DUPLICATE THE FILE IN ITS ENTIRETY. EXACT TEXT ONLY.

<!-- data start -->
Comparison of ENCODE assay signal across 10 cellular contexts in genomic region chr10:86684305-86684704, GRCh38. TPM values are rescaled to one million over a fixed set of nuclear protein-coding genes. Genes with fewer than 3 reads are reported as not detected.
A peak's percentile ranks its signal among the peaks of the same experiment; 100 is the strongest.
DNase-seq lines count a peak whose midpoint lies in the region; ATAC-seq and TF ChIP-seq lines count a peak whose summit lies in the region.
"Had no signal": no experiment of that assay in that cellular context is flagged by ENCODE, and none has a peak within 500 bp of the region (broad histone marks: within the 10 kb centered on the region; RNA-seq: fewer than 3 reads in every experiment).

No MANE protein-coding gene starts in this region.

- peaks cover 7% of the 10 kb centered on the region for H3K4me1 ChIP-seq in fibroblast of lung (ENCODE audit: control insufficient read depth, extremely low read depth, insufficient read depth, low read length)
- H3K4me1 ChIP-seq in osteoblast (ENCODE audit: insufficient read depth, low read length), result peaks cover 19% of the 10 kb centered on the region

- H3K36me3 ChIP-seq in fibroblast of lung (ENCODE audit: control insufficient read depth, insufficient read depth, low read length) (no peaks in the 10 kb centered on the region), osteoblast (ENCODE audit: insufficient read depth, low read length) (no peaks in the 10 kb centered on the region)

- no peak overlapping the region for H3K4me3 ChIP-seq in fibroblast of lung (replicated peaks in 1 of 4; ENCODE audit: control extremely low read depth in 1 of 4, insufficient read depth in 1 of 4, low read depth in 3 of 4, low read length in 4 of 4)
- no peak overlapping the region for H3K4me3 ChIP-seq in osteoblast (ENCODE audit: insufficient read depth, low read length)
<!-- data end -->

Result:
Comparison of ENCODE assay signal across 10 cellular contexts in genomic region chr10:86684305-86684704, GRCh38. TPM values are rescaled to one million over a fixed set of nuclear protein-coding genes. Genes with fewer than 3 reads are reported as not detected.
A peak's percentile ranks its signal among the peaks of the same experiment; 100 is the strongest.
DNase-seq lines count a peak whose midpoint lies in the region; ATAC-seq and TF ChIP-seq lines count a peak whose summit lies in the region.
"Had no signal": no experiment of that assay in that cellular context is flagged by ENCODE, and none has a peak within 500 bp of the region (broad histone marks: within the 10 kb centered on the region; RNA-seq: fewer than 3 reads in every experiment).

No MANE protein-coding gene starts in this region.

- peaks cover 7% of the 10 kb centered on the region for H3K4me1 ChIP-seq in fibroblast of lung (ENCODE audit: control insufficient read depth, extremely low read depth, insufficient read depth, low read length)
- H3K4me1 ChIP-seq in osteoblast (ENCODE audit: insufficient read depth, low read length), result peaks cover 19% of the 10 kb centered on the region

- H3K36me3 ChIP-seq in fibroblast of lung (ENCODE audit: control insufficient read depth, insufficient read depth, low read length) (no peaks in the 10 kb centered on the region), osteoblast (ENCODE audit: insufficient read depth, low read length) (no peaks in the 10 kb centered on the region)

- no peak overlapping the region for H3K4me3 ChIP-seq in fibroblast of lung (replicated peaks in 1 of 4; ENCODE audit: control extremely low read depth in 1 of 4, insufficient read depth in 1 of 4, low read depth in 3 of 4, low read length in 4 of 4)
- no peak overlapping the region for H3K4me3 ChIP-seq in osteoblast (ENCODE audit: insufficient read depth, low read length)